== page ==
While there is no doubt that cacao and cocoa are both beneficial foods, there is significant evidence that the benefits of consuming cacao in raw form have been overstated, and evidence that suggests roasted cocoa may even have greater benefits than raw cacao. Many people consider higher antioxidant levels to be the biggest endorsement for cacao over cocoa, but this claim has been contradicted by research suggesting that roasting enhances the free-radical scavenging ability of the cocoa bean polyphenols (7). In addition, the longer fermentation time used for cocoa beans is thought to play a role in the breakdown of antinutrients, which are chemicals that can inhibit the availability and absorption of beneficial nutrients in food. This means that many of the nutrients in cocoa are more usable by the body than those in cacao (8). On top of this, there is no scientific evidence for the presence of beneficial enzymes, which is often claimed as a health benefit of cacao and other raw foods.
Raw food crusader Jeremy Safron, who is credited with introducing cacao to the raw food movement, has since retracted his endorsement due to his beliefs that regular cacao consumption can cause mood swings and organ damage, although this has not been investigated scientifically.
Cacao is generally well received and has few side effects when eaten in moderate amounts. Cacao contains a small amount of caffeine, which means that when eaten in large amounts, it may cause effects including insomnia and agitation.
Cacao Dosage & Timing
A functional serving of cacao flavanols is considered to be between 500-1000mg per day. Because cacao is a natural product, the amount present in each extract can vary considerably, and because it is most often consumed as a food, there is no real 'official dosage'. People who use cacao typically consume 1-2 tablespoons per day, and it can be consumed at any time.
Cacao is becoming an increasingly popular ingredient, and it is commonly found in three main types of supplement – Superfood supplements, for its antioxidant properties, fat burners, for its weight loss potential, and pre-workouts, as a mild stimulant and mood enhancer. Cacao is also widely available as a standalone supplement/food item.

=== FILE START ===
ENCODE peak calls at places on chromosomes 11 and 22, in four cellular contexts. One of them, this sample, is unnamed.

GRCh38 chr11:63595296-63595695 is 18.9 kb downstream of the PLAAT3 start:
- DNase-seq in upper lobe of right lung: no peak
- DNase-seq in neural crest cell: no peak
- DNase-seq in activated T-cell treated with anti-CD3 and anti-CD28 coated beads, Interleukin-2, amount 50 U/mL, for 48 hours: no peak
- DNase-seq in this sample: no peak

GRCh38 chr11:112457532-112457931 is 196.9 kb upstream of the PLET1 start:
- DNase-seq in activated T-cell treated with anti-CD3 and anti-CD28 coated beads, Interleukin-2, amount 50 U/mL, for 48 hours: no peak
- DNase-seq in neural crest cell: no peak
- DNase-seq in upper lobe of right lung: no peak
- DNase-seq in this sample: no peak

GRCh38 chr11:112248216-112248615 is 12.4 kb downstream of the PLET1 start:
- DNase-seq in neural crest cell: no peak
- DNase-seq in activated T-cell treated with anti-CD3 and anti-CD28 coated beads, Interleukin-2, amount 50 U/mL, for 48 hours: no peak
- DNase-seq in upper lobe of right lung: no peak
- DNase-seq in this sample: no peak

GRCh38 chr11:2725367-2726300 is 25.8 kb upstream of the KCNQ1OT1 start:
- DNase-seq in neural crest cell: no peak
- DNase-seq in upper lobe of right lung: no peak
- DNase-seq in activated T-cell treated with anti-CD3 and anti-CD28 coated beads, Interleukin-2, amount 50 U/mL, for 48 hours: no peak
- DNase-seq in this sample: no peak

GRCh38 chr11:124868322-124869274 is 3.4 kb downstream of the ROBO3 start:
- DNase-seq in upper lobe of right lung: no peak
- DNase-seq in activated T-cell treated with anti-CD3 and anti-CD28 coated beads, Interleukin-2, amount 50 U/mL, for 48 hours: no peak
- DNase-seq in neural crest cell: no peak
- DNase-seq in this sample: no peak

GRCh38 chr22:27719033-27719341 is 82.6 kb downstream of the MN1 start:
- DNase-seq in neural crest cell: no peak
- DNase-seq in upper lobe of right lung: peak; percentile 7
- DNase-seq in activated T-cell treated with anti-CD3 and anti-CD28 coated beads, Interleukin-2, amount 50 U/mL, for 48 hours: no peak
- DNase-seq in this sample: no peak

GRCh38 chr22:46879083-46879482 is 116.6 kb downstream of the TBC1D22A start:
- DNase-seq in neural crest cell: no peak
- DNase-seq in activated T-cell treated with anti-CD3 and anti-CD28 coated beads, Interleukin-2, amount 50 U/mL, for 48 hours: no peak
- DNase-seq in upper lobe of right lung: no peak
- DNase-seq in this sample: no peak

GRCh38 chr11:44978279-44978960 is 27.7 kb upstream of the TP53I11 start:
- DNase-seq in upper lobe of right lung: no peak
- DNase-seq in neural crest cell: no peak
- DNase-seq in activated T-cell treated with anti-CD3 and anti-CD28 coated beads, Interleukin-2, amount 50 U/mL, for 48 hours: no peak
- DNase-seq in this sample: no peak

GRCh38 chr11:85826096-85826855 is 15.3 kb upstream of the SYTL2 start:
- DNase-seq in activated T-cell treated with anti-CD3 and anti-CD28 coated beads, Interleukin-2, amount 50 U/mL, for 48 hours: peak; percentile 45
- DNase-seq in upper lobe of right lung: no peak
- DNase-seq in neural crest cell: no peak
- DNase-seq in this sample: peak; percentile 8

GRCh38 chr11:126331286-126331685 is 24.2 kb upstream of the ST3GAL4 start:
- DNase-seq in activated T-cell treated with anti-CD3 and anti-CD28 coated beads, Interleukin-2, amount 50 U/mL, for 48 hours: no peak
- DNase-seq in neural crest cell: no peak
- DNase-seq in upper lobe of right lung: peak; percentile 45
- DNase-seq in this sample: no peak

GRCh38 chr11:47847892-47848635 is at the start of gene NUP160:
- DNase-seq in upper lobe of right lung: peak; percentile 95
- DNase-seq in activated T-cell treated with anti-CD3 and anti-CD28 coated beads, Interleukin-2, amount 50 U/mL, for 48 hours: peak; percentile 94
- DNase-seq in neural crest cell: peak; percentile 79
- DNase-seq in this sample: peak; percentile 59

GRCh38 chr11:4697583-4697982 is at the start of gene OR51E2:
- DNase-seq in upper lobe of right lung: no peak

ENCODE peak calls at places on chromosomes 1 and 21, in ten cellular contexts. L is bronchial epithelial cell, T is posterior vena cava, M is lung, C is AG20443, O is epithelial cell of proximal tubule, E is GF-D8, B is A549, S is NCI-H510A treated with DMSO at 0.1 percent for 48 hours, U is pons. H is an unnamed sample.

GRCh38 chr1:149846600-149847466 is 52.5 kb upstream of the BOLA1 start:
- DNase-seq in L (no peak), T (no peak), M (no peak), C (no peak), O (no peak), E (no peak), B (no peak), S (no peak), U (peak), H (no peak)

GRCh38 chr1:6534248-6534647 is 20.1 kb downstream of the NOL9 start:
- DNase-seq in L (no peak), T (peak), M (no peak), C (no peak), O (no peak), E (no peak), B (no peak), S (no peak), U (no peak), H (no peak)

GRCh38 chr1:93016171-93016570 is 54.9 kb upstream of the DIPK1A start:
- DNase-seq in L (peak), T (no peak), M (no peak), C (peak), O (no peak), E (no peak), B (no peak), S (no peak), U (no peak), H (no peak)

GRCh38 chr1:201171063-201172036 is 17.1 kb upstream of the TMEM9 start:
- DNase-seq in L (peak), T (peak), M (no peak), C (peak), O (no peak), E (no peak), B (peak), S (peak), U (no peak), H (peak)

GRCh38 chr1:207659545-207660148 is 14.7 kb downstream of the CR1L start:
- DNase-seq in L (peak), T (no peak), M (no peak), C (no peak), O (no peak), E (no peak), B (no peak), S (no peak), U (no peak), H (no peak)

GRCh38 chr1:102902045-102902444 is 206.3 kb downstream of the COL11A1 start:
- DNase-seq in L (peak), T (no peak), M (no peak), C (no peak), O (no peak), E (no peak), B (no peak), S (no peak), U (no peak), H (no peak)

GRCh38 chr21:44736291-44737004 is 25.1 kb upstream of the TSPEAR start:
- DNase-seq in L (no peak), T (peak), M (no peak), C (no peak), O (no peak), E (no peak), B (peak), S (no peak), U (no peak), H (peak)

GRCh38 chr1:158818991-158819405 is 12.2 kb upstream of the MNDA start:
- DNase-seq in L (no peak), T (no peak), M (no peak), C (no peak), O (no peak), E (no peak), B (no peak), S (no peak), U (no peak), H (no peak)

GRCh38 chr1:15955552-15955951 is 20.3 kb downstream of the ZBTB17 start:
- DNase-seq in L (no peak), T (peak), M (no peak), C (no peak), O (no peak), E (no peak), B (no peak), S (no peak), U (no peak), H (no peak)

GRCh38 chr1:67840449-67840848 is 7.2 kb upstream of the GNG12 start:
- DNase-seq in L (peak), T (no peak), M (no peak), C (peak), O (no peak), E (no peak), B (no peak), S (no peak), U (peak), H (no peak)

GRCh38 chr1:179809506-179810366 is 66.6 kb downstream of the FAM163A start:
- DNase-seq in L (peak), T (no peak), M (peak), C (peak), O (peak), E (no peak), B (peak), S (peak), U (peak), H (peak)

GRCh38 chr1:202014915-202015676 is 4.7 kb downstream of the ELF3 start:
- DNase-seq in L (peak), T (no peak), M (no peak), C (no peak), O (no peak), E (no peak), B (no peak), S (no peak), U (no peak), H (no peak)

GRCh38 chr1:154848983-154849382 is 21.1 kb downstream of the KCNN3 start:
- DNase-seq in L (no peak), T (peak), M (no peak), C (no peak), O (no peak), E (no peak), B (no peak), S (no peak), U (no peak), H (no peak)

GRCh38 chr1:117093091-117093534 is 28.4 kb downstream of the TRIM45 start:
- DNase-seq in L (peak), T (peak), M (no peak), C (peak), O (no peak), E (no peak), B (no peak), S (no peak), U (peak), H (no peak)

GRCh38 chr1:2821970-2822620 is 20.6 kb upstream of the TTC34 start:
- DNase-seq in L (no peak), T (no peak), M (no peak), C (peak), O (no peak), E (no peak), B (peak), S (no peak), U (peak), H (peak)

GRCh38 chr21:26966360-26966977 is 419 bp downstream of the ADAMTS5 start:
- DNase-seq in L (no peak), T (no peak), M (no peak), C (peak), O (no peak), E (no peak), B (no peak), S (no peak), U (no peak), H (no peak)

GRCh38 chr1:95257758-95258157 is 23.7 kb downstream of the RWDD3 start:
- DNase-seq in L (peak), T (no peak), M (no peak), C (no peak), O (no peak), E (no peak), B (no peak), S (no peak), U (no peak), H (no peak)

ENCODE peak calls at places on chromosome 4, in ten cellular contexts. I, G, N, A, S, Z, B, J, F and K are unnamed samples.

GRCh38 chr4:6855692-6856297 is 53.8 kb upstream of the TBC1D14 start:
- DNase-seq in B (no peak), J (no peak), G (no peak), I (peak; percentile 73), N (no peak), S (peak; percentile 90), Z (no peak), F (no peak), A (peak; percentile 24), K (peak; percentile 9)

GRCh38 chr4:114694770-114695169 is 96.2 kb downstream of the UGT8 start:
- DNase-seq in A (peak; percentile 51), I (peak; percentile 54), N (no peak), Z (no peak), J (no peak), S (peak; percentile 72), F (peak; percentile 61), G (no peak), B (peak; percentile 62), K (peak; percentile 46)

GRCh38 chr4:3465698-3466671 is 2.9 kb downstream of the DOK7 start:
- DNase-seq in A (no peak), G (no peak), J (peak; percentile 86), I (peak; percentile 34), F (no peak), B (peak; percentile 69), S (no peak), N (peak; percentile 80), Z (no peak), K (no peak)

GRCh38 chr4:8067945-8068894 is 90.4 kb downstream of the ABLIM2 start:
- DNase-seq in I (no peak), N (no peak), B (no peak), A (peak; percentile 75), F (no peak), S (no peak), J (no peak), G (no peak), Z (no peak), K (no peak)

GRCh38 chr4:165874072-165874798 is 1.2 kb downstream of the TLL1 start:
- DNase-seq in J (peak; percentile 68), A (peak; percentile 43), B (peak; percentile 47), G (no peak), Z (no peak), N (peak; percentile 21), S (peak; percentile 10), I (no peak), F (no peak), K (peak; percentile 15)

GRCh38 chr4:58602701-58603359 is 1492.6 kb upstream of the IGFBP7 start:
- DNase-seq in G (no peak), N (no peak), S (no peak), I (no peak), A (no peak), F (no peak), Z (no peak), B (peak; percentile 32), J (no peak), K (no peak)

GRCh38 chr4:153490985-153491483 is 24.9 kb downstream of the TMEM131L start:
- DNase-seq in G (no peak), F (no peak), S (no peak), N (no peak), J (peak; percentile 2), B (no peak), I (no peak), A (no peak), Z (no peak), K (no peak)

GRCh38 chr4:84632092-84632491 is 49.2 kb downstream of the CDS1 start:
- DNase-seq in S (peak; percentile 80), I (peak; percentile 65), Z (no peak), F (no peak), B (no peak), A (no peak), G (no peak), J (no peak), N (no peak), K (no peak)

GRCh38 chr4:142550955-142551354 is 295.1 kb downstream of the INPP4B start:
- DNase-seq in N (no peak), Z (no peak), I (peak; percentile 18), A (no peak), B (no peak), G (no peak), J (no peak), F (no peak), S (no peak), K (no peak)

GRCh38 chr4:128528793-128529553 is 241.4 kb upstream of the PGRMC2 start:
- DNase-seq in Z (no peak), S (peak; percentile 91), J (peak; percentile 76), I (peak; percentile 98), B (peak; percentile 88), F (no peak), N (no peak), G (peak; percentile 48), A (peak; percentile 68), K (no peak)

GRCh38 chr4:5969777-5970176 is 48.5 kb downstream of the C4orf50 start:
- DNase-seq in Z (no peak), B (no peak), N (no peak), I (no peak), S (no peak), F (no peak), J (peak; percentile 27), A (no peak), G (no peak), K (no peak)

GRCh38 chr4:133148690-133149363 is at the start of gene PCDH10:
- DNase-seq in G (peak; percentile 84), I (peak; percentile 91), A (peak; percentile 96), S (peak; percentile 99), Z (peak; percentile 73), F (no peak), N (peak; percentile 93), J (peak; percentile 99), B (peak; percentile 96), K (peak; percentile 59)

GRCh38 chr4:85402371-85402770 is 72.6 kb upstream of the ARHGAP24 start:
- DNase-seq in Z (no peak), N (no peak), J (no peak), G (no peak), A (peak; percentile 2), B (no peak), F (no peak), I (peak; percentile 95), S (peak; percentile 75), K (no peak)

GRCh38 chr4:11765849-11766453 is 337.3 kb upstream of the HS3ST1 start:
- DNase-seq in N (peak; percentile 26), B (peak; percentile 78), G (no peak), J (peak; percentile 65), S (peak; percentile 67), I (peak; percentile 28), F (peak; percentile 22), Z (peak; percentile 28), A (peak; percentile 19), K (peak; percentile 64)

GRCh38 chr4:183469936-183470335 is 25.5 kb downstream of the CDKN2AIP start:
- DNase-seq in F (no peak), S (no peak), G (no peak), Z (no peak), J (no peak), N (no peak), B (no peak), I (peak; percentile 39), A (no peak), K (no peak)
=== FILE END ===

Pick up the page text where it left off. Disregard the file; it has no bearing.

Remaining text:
Cacao is popularly combined with other superfood ingredients. Recent research has shown that antioxidants may be more effective when stacked together. Due to its mode of action in facilitating weight loss by increasing mitochondrial numbers, it may be effective when stacked with L-carnitine, which transfers fatty acids to the mitochondria. Avoid taking cacao with mineral, calcium, or iron supplements, because these may competitively inhibit the absorption of magnesium.
(1)Schroeter H, Heiss C, Balzer J et al. (2006)."(-)-Epicatechin mediates beneficial effects of flavanol-rich cocoa on vascular function in humans". Proc. Natl. Acad. Sci. U.S.A. 103 (4): 1024–9.
(2)Taubert D, Roesen R, Schömig E (April 2007). "Effect of cocoa and tea intake on blood pressure: a meta-analysis". Arch. Intern. Med. 167 (7): 626–34
(3)Messerli FH. "Chocolate Consumption, Cognitive Function, and Nobel Laureates". N Engl J Med 367: 1562–1564.
(4)Grassi D, Desideri G, Ferri C. Protective effects of dark chocolate on endothelial function and diabetes. Curr Opin Clin Nutr Metab Care. 2013 Nov;16(6):662-8.
(5)Becker K, Geisler S, Ueberall F, Fuchs D, Gostner JM. Immunomodulatory properties of cacao extracts - potential consequences for medical applications. Front Pharmacol. 2013 Dec 12;4:154.
(6) Latif R. Health benefits of cocoa. Curr Opin Clin Nutr Metab Care. 2013 Nov;16(6):669-74
(7) Carmelina Summa, Fernando Cordeiro Raposo, Josephine McCourt, Roberto Lo Scalzo, Karl-Heinz Wagner, Ibrahim Elmadfa, Elke Anklam. Effect of roasting on the radical scavenging activity of cocoa beans. European Food Research and Technology February 2006, Volume 222, Issue 3-4, pp 368-375
(8) Aremu CY, Agiang MA, Ayatse JO. Nutrient and antinutrient profiles of raw and fermented cocoa beans. Plant Foods Hum Nutr. 1995 Oct;48(3):217-23.